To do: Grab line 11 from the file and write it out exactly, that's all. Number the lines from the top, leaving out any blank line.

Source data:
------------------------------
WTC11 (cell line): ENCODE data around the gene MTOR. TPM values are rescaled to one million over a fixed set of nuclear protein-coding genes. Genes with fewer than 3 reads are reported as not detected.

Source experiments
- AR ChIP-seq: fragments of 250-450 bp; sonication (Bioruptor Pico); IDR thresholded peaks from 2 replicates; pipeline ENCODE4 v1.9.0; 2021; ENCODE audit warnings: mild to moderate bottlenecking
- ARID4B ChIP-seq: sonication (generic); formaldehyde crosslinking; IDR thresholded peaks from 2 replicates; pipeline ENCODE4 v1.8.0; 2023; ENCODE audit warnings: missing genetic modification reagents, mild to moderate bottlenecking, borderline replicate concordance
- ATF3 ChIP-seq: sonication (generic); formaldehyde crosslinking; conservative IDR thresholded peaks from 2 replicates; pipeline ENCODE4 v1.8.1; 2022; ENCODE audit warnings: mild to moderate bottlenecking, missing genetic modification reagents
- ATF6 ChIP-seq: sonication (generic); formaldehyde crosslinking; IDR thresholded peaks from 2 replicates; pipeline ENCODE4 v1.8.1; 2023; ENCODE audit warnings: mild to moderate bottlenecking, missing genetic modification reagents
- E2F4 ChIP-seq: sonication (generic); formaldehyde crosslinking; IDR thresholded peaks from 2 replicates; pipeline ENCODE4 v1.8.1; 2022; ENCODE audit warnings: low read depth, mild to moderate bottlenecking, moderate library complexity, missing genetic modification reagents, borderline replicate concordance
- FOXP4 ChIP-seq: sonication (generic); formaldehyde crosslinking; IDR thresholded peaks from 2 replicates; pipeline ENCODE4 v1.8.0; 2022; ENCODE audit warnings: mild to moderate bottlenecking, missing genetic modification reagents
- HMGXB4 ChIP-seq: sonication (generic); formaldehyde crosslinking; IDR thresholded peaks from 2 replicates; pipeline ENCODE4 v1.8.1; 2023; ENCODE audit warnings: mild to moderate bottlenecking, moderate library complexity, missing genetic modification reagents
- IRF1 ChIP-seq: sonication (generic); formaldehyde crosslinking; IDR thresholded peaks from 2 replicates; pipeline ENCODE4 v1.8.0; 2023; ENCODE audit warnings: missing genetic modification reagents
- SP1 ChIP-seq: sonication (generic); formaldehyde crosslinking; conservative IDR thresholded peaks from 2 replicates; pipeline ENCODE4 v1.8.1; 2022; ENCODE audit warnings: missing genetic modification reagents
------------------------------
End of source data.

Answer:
- SP1 ChIP-seq: sonication (generic); formaldehyde crosslinking; conservative IDR thresholded peaks from 2 replicates; pipeline ENCODE4 v1.8.1; 2022; ENCODE audit warnings: missing genetic modification reagents